I would add part of the "silent generation" to the Vietnam Generation. Draft eligibility was between ages 18 and 26. At one point, I figured that the oldest person to have been eligible for the draft was born in 1938, and the youngest was born in 1952 or 1953.Within the Baby Boomer Generation is the Vietnam Generation. A very significant event of that time.
I'm glad that your family members survived the experience. It must have been a nightmare for them.I missed the draft by 3 years & my brother by 1 year but my 2nd cousin was drafted. We all had a party for him & fortunately he made it home. Another cousin was already in the army & flew helicopters. I remember him coming home & telling us about it when I was in high school.
I was HS class of '74. I had to go register for the draft but because (I assume) that they knew they were no longer actively drafting, my draft card was issued with most of the fields having "xxxxx" entered in them.Most of us who post here are “Generation Jones” (1955-1964). The last draft call was in 1972, so we missed it.
My high school class (1975) was the last to have to register with the Selective Service.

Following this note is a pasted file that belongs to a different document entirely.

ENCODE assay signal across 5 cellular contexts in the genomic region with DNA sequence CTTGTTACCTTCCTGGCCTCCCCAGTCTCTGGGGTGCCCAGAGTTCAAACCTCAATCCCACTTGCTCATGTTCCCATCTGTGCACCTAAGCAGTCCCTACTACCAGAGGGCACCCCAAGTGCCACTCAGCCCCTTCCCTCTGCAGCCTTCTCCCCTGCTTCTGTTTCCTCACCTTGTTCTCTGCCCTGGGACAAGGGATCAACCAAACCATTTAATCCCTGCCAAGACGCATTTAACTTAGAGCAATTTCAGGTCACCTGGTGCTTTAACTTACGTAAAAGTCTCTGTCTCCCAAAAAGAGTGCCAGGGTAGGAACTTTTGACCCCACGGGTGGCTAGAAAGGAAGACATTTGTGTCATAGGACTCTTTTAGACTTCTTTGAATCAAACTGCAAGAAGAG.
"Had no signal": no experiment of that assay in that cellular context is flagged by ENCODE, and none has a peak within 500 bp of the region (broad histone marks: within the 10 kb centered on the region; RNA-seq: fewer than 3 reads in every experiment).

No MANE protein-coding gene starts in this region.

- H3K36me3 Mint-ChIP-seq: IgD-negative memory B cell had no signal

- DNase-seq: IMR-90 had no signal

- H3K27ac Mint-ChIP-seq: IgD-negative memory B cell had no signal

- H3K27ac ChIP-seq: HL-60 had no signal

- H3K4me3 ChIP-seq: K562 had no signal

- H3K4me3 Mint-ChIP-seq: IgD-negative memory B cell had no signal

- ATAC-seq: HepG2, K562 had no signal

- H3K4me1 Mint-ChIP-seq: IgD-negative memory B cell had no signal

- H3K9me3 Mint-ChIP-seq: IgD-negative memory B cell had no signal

I missed class of '74 by a week or two so I was class of '75. I remember registering for the draft in '74 & oddly enough my dad insisted on coming with me. He was really nice that day which was weird because normally he was an asshole. He hated me until I was around 35. He was a teletyper (morse code) in the Army Air Corps & went to Germany just as WW2 was winding down.I was HS class of '74. I had to go register for the draft but because (I assume) that they knew they were no longer actively drafting, my draft card was issued with most of the fields having "xxxxx" entered in them.
Even knowing that the draft calls had ended, it still was a pretty sobering experience for an 18 year old to have to go register. I grew up in a small town (~15k residents) that had already lost quite a few young men by that time.